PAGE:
Saaremaa, a sustainable island destination

Source: Visit Estonia

Saaremaa, a sustainable island destination

Sustainable, green and slow tourism are all popular trends in travel currently, but what really makes a destination sustainable? In 2020, Estonia's largest island Saaremaa won the "Sustainable Travel Competition" at the MATKA tourism fair in Finland – the largest tourism fair in the Nordic countries. Saaremaa proves that sustainability not only means reducing emissions, but is a broader concept. So, let's get to know Saaremaa!

Saaremaa is a paradise for birdwatchers

Photo by: Remo Savisaar

Nature of Saaremaa

Saaremaa, together with Estonia's other western islands, belongs to the UNESCO "Man and the Biosphere" programme. The environment here has been preserved for centuries, and the unique traditions and hard-working and humorous people here have received special recognition precisely because they have been able to live in harmony with nature. Saaremaa is home to one national park here – Vilsandi National Park – which is located in the oldest protected area in the Baltics. In addition, there are many nature and landscape reserves, nearly twenty protected parks and a few dozen nature and hiking trails.

There are a total of 38 flowering orchid species in Estonia, 36 of which grow on Saaremaa. This makes Western Saaremaa particularly popular among flower enthusiasts in spring. Saaremaa is also a paradise for birdwatchers in autumn and spring as birds stop by during their annual migrations.

A traditional reed roof

Photo by: Aron Urb

Island cultural traditions

In addition to nature, Saaremaa has its unique traditions. At more festive events, islanders still love to wear colourful folk costumes. For centuries, home-brewed beer and baked bread have been made in homes and still is today. Local young people who decide to follow in their parents' footsteps and become fishermen and -women contribute to the tradition of sustainable fishing. Therefore, from early spring to late autumn, smoked fish can be enjoyed on Saaremaa and nearby island Muhu, and you can find the catch of the day on restaurant menus.

A traditional local material is reed. Even today, you can see houses with reed roofs while driving around older villages. However, young and proactive islanders have discovered reed as an alternative to material to plastic for making drinking straws. As a result, several young families on the island have started sustainable and environmentally friendly businesses.

The circular economy is important to sustainability as well, and Lahhentagge Distillery gives new life to city Christmas trees by making them into a tonic. Their spruce-flavored tonics are made from Christmas trees from Kuressaare and Pärnu in Estonia, and Helsinki and Loviisa, Finland. Popular events also put an emphasis on sustainability, like music festival I Land Sound and its waste sorting, and the Saaremaa Food Festival with its use of biodegradable tableware.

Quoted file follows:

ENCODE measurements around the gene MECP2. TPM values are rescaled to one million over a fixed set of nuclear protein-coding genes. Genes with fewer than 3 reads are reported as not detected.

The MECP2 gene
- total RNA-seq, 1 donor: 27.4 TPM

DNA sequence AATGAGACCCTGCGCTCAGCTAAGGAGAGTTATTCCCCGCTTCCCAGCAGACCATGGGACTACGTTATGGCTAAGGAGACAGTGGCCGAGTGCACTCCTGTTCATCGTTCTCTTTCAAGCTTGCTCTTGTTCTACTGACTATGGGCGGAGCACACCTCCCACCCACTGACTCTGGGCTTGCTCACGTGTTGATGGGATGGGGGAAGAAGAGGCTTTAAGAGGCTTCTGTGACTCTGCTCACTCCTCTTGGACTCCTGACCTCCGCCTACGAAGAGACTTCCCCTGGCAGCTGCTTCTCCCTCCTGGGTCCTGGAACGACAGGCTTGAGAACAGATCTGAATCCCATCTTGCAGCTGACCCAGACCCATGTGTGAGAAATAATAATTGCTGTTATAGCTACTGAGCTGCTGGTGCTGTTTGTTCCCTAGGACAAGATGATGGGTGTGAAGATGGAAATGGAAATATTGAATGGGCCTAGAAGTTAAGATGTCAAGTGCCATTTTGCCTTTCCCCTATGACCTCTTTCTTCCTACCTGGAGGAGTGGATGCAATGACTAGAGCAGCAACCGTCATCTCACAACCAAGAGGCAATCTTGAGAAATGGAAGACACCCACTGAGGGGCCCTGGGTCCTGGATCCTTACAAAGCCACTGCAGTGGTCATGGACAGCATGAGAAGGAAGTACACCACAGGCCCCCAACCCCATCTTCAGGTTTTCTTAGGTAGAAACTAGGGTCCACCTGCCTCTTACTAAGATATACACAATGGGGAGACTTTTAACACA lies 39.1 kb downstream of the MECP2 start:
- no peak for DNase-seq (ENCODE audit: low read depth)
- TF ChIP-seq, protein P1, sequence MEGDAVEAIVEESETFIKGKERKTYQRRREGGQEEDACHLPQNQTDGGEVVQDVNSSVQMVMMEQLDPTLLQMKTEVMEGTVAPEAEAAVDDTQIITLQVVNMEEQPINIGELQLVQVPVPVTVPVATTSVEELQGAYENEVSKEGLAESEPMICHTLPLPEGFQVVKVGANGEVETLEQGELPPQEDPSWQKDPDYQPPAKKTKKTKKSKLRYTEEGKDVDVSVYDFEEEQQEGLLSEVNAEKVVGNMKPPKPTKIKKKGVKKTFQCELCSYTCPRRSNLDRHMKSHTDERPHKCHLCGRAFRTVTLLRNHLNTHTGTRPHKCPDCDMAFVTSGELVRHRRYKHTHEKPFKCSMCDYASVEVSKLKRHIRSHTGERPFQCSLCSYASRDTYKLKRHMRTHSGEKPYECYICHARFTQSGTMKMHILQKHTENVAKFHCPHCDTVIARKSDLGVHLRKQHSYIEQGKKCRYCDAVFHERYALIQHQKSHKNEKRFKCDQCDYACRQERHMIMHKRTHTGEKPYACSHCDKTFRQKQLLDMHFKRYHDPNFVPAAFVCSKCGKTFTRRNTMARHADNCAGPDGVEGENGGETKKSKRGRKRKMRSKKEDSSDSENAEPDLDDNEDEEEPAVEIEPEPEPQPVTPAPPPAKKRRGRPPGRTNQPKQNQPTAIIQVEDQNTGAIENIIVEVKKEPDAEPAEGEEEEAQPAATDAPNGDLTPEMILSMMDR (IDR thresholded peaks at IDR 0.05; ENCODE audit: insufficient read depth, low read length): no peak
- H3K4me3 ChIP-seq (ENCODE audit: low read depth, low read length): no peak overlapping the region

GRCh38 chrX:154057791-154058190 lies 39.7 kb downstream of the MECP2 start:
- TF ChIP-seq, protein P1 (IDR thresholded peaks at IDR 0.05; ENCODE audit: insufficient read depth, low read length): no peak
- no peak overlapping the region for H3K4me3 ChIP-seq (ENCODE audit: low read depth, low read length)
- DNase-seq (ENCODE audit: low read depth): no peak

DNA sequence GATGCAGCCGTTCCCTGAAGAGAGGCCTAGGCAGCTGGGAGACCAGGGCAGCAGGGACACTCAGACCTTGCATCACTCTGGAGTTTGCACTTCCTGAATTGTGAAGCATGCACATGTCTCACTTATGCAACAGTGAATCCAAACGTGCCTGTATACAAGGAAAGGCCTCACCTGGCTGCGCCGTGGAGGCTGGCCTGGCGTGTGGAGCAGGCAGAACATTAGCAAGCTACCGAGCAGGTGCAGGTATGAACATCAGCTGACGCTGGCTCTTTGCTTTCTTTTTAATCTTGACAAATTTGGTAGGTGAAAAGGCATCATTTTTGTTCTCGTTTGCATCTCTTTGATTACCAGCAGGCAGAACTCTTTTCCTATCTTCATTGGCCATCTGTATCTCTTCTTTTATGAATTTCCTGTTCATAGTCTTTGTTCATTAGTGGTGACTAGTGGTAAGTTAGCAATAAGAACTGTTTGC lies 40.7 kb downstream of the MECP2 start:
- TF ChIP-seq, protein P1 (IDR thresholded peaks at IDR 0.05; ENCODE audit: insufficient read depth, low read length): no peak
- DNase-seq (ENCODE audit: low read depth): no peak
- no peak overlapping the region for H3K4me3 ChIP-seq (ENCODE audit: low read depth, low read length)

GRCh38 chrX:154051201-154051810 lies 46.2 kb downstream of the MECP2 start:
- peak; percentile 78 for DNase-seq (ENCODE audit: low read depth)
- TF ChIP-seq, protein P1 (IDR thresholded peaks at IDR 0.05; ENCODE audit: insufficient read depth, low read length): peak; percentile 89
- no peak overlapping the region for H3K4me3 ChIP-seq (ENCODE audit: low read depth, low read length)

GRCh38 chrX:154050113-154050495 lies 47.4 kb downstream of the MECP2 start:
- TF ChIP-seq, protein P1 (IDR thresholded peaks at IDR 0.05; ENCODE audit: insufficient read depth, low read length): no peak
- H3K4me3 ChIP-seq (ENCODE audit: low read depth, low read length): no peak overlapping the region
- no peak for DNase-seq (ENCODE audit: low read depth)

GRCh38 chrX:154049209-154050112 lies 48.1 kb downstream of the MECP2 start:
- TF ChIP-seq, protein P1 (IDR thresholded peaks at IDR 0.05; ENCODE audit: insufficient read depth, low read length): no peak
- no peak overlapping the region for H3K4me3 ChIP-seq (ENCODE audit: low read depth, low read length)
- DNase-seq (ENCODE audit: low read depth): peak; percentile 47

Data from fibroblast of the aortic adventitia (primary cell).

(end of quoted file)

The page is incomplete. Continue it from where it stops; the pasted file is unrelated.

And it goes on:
Dark bread is baked at home and in restaurants

Photo by: Aron Urb

Saaremaa's coastal food

The forest and the sea play an important role in the diet of the islanders, and this is also apparent at local restaurants. Most of the food comes from local farms; often the name of the farm where the ingredients come from is also written right on the menu. Fish caught in the morning is on the menu of the local restaurant as soon as lunchtime. This skillful use of high-quality raw materials means that a whopping 10% of Estonia's best restaurants are located on Saaremaa and neighbouring island Muhu, according to the White Guide international culinary ranking.

The first hybrid ship in Estonia, Tõll

Photo by: Alexander Gu

Local transport

Local transport to and around Saaremaa also has a small ecological footprint. The most common way to get to Saaremaa is by ferry, which you can board on foot, with a bicycle, car or even as part of a long-distance bus ticket. The ferry departs from Virtsu harbour on the mainland and sails for about half an hour to Kuivastu harbour on Muhu island, which is connected to Saaremaa by a bridge. One of the two ferries sailing this route is the hybrid ferry "Tõll". It uses 20% less diesel fuel, saves 1,600 tonnes of carbon dioxide from being emitted each year, and produces less vibrations and noise which could disturb fish and marine life.

Public buses are free in Saaremaa County, including for tourists. You can spot them with the sign "FREE" in the window. Free public transport is mainly used by locals, but there are several buses per week to Kaali meteor crater and the Angla Windmills from Kuressaare. During the summer, visitors can also get to Mändjala, Keskrand or Järve Beaches on busses that run several times per day. If you prefer to explore by bike instead, Saaremaa is a great place for it with its flat terrain and quiet roads.

When it comes to sustainable travel, Saaremaa is a must-see. Welcome and come discover the island for yourself!

Last updated : 30.11.2020